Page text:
BRIAN GOSSELIN STILL holds his cigarette like a cop, with four fingers on top. And so, at dusk, after stepping out of his creaky, old, green pickup truck and striding across Abair Road, the gray-haired, leathery ex-police officer pauses at the tree line to calm himself with one more Fortuna Blue. This road is infamous in these parts, and you can see that his hands are trembling ever so slightly. “This place still gives me the heebie-jeebies,” he grumbles while reluctantly pushing his way through the branches.
As the main judge in the third annual Sasquatch Calling Festival in Whitehall, New York, Gosselin is here on the eve of the event, wandering through a rolling, grassy knoll just outside of town to recreate the origin story behind the festival and Whitehall’s growing niche as the Big Foot capital of the East Coast. For Gosselin, 66, and all the other Big Foot linguistic buffs who make the pilgrimage to Whitehall for the calling contest each summer, it all begins with the eerie soundtrack from the evening of Aug. 25, 1976.
There had been multiple reports from other police officers of strange sightings and what cryptozoologists refer to as “vocalizations” in this area long before Gosselin arrived. For centuries, local folklore had claimed that this region, between the Adirondacks and Lake Champlain, was some kind of paranormal portal or interdimensional migratory route for Sasquatch. So when Gosselin climbed out of his ’71 Monte Carlo that night, the noise level sent a chill down his spine. There wasn’t any. The usual country cacophony of crickets, birds and bullfrogs had all been scared still.
“Dead silence,” Gosselin says.
A second later, the eerie calm was broken by the distinct sound of snapping cattails, as if someone — or something — was charging at him through the brush.
Gosselin swung his police spotlight into the darkness.
Frozen in the beam of light, less than 30 feet away, the beast appeared to be almost 8 feet tall, with long, hairy limbs like an orangutan, black lips, a muscular buttocks (something Gosselin feels compelled to mention several times) and glowing, electromagnetic red eyes the size of mayonnaise jar covers.
“Something that does not exist in the world is standing right there in front of me,” Gosselin says. “It’s etched into my mind forever, that feeling, like a hive of honey bees dumped into your brain. I thought I was going to spontaneously combust.”
Big Foot wasn’t in the mood to socialize. Spooked by the spotlight, he locked mayo-jar eyes with Gosselin and released a deep, 20-second, Godzilla-like roar of such thunderous power and intensity that Gosselin swears he could feel the volume in his chest and the hot air on his cheeks like “someone blowing a tuba in your face.”
A folktale — and a contest — had been born.
A gobsmacked Gosselin slumped against his cruiser and watched as Big Foot turned and leapt back into the forest using 7-foot strides to cross the 1,500-foot field in a matter of seconds. Before disappearing, the creature let out three more of what Gosselin describes as impossibly long, guttural, humongous bellows. “I was overcome with emotion, experiencing every human emotion you can think of — and all at once. Even death was on my mind,” he says, chain-smoking his way back to his truck. “At first, you know what it’s not, but you sure as hell don’t know what it is. But trust me, if you heard it, you would definitely know you were hearing a Sasquatch.”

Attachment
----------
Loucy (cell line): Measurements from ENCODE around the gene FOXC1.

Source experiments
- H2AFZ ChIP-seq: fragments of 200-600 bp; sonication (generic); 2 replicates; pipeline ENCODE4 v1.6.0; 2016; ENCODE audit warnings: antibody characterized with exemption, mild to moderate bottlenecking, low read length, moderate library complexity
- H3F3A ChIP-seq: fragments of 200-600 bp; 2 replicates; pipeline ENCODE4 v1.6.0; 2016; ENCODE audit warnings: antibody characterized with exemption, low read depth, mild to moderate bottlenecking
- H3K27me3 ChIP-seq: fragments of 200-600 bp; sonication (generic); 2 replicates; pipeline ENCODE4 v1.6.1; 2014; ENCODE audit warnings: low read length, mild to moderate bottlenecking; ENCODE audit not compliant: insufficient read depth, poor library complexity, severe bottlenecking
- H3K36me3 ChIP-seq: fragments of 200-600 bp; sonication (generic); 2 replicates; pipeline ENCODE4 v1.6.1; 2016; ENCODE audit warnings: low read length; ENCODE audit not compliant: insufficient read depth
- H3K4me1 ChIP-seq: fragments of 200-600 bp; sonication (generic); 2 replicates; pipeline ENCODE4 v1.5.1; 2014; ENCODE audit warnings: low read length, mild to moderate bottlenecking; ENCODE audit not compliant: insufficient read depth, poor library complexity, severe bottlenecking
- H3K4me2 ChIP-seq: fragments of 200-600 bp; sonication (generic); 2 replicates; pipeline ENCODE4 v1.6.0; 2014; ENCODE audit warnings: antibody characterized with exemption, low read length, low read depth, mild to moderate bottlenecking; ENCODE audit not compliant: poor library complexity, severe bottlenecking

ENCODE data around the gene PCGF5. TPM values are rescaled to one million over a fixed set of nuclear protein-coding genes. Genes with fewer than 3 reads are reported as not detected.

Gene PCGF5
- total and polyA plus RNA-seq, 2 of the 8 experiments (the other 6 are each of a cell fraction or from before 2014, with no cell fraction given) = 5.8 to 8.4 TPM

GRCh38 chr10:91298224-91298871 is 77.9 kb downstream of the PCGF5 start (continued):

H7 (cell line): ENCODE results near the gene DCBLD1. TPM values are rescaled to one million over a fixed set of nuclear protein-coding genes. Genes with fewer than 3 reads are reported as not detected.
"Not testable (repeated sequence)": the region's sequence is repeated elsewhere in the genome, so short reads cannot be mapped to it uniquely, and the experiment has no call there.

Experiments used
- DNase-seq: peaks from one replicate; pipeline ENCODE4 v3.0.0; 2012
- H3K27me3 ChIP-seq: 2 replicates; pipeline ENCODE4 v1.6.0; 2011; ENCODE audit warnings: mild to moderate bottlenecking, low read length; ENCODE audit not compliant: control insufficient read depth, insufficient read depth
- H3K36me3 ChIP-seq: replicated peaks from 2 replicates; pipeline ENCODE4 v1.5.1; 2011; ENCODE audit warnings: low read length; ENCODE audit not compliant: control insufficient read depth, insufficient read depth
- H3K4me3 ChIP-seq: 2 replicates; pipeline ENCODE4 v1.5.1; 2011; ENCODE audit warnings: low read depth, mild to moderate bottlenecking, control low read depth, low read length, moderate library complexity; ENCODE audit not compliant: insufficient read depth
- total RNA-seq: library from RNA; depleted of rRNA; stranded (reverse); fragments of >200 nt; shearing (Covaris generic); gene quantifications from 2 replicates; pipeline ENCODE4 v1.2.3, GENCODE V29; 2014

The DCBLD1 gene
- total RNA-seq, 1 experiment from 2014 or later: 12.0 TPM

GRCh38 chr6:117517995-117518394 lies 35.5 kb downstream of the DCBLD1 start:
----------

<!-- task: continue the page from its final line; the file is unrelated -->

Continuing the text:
The growing chorus of believers gathering back in Whitehall for tomorrow’s Sasquatch Calling Festival is counting on it.
IF BIG FOOT REALLY did migrate to Whitehall and chose to settle down here, his genus classification would have to include an excellent sense of real estate. Set in a picturesque valley south of Lake Champlain near Vermont’s western border, Whitehall was founded in the mid-1700s by British Army captain Philip Skene, whose ornate, Scooby-Doo-villain-style mansion still overlooks the town from high on the riverbank. Because of its early history of shipbuilding and munitions, Whitehall is the self-proclaimed birthplace of the U.S. Navy, a dubious honor shared by at least four other East Coast towns.
Whitehall’s other claim to fame dates back further, originating with the French explorer Samuel de Champlain, who, in his logs from 1604, noted tales from the native Iroquois about a giant, hairy man-beast they called the Gougou that roamed the woods and might have, from time to time, dined on human flesh. (Gosselin’s sense, for the record, was that the creature he saw was benevolent and not the least bit hungry. “That’s probably why I didn’t shoot it,” he says.) “Big Foot is part of our culture, tradition and heritage in this area,” says Whitehall’s top Big Foot authority, Paul Bartholomew, whose handmade business cards describe him as an “Investigative researcher of unexplained phenomena, aerial anomalies, cryptozoology, parapsychology, ghosts and hauntings.”
While showing off his collection of Big Foot castings, Bartholomew explains that starting in the late 1970s, Gosselin’s encounter was part of dozens of documented sightings in the area. Many of them were by law enforcement, including yet another incident near Abair Road in which shots were fired. (Gosselin says he filled out an official police report but claims the log books have since gone missing.) In early 1982, while on patrol just before dawn near the base of Lake Champlain, two Whitehall officers watched a tall, hairy beast bound up a steep embankment in a matter of seconds. Although they did not converse with the creature, officer Danny Gordon would later take — and pass — a lie-detector test about the sighting. His encounter was one of the many incidents that were logged, investigated and authenticated by Warren Cook, an anthropologist at nearby Castleton College.